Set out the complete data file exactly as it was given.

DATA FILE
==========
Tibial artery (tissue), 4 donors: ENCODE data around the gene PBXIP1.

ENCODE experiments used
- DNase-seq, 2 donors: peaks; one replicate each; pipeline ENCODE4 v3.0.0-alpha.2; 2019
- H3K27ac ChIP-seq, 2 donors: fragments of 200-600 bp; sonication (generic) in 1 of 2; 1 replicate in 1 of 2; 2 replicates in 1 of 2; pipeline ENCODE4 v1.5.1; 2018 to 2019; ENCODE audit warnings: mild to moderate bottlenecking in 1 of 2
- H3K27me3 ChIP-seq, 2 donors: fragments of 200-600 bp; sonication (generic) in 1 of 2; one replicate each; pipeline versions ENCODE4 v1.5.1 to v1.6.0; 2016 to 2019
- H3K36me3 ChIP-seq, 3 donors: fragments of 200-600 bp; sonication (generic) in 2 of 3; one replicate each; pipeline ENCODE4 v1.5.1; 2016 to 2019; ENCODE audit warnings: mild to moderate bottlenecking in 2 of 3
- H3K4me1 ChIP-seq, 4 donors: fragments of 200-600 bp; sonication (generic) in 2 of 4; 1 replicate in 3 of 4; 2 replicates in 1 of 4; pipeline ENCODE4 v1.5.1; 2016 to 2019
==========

Tibial artery (tissue), 4 donors: ENCODE data around the gene PBXIP1.

ENCODE experiments used
- DNase-seq, 2 donors: peaks; one replicate each; pipeline ENCODE4 v3.0.0-alpha.2; 2019
- H3K27ac ChIP-seq, 2 donors: fragments of 200-600 bp; sonication (generic) in 1 of 2; 1 replicate in 1 of 2; 2 replicates in 1 of 2; pipeline ENCODE4 v1.5.1; 2018 to 2019; ENCODE audit warnings: mild to moderate bottlenecking in 1 of 2
- H3K27me3 ChIP-seq, 2 donors: fragments of 200-600 bp; sonication (generic) in 1 of 2; one replicate each; pipeline versions ENCODE4 v1.5.1 to v1.6.0; 2016 to 2019
- H3K36me3 ChIP-seq, 3 donors: fragments of 200-600 bp; sonication (generic) in 2 of 3; one replicate each; pipeline ENCODE4 v1.5.1; 2016 to 2019; ENCODE audit warnings: mild to moderate bottlenecking in 2 of 3
- H3K4me1 ChIP-seq, 4 donors: fragments of 200-600 bp; sonication (generic) in 2 of 4; 1 replicate in 3 of 4; 2 replicates in 1 of 4; pipeline ENCODE4 v1.5.1; 2016 to 2019